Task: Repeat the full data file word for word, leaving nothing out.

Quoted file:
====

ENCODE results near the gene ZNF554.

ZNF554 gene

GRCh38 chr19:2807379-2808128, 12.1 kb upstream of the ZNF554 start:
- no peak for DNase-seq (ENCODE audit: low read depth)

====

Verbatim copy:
ENCODE results near the gene ZNF554.

ZNF554 gene

GRCh38 chr19:2807379-2808128, 12.1 kb upstream of the ZNF554 start:
- no peak for DNase-seq (ENCODE audit: low read depth)